There can be no argument about the make up of the World Cup semi-finals, with the best four teams still alive, New Zealand coach Mike Hesson declared Sunday.
New Zealand were the last confirmed semi-finalists when Martin Guptill’s stunning 237 not out set up a lop-sided 143-run victory over the West Indies in Wellington on Saturday.
They meet South Africa in Auckland on Tuesday in the first semi-final with Australia playing India in the second semi-final two days later in Sydney.
New Zealand’s demolition of the West Indies was hailed in the local news media, led by calls from one radio station for a national holiday next Tuesday so the whole nation can watch their semi-final against South Africa.
But while the New Zealand fans celebrated their side getting through to the semis, and extending their unbeaten run to nine matches, coach Hesson said they deserved to be among cricket’s ODI elite.
‘The best four teams are in the semi-finals and I don’t think many people could disagree with that,’ he said Sunday as New Zealand flew to Auckland for their showdown with South Africa.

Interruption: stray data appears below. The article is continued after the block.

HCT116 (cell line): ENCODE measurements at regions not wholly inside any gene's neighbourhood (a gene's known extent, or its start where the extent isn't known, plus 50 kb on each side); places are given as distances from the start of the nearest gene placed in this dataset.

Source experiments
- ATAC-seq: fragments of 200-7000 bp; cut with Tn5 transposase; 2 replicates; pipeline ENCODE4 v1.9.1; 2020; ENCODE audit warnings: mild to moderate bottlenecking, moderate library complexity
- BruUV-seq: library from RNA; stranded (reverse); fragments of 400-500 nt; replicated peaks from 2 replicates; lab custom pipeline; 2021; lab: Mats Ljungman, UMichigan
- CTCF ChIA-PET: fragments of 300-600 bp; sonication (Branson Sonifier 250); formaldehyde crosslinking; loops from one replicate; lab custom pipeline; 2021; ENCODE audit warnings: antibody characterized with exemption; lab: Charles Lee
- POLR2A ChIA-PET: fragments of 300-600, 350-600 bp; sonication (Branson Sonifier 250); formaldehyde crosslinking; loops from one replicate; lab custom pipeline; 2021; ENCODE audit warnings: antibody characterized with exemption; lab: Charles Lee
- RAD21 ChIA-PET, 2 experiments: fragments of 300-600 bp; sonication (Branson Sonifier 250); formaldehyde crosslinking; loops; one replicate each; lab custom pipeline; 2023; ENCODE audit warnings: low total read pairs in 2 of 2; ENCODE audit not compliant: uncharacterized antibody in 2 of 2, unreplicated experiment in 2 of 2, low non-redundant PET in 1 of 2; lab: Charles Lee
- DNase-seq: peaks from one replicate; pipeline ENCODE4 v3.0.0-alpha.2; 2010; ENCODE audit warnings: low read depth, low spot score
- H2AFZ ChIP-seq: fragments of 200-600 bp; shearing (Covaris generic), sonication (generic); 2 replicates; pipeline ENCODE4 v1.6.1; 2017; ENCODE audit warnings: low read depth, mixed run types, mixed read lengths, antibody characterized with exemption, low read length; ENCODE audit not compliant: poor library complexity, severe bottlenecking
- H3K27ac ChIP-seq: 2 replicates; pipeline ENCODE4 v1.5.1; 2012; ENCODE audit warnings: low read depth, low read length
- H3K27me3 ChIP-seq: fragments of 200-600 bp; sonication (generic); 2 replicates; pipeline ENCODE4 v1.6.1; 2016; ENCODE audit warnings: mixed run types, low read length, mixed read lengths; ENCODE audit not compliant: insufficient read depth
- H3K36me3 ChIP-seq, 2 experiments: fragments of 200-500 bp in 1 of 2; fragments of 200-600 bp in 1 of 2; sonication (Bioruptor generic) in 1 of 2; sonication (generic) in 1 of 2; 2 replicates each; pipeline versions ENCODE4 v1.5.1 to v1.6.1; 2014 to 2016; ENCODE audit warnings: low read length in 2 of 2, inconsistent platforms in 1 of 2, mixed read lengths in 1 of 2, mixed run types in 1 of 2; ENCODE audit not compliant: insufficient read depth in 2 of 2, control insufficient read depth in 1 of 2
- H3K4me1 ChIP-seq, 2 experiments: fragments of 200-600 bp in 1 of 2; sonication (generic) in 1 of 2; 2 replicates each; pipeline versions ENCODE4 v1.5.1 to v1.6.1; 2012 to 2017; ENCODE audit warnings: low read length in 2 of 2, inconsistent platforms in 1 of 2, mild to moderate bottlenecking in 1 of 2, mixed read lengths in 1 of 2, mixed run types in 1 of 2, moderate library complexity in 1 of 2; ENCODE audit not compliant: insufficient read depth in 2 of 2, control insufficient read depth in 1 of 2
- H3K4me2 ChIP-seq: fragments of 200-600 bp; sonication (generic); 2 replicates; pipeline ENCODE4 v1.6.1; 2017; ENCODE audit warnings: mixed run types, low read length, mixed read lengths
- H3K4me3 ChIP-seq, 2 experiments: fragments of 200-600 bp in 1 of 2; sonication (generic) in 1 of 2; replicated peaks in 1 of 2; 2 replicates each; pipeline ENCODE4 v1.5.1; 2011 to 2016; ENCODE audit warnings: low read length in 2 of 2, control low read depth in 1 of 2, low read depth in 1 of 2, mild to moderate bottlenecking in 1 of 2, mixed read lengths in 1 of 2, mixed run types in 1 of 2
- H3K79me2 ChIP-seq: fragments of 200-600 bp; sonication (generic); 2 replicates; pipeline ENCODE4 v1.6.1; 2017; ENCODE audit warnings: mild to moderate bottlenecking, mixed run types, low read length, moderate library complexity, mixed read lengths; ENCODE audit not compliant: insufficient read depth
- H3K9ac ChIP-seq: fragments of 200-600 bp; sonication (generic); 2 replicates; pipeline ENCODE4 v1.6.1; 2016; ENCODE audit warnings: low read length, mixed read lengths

‘South Africa on their day are exceptional, (but) put them under pressure and see what happens. The two sides are playing good cricket and it’s going to be a heck of a show.’
Hesson said New Zealand were ‘confident as a group’ and he rated Guptill’s heroics with the bat against the West Indies as one of the finest innings he had seen.
‘The way he paced the innings by setting the tone early, playing straight, adapting to the conditions and timing everything from ball 30 on. It was pretty surreal,’ he said.
‘There were a lot of high fives and huddles (in the team room). It was an amazing innings which we were immensely proud to watch.’
In addition to Guptill’s 237, the highest score ever in a World Cup match, a four-wicket haul for Trent Boult and an outstanding leaping catch by Daniel Vettori were significant elements in the win over the West Indies.
Vettori, the elder statesman of the New Zealand side, had to take a lot of ribbing from his teammates for the way he hurled his 1.91 metre (6ft 3in) frame into the air to pull off a remarkable one-handed catch that removed Marlon Samuels.
‘I didn’t think 36-year-olds could jump that high,’ Hesson quipped.
‘From our point of view, I thought it was going over (the boundary) and he’d made a bit of a token jump, but obviously there was more to it.’ – AFP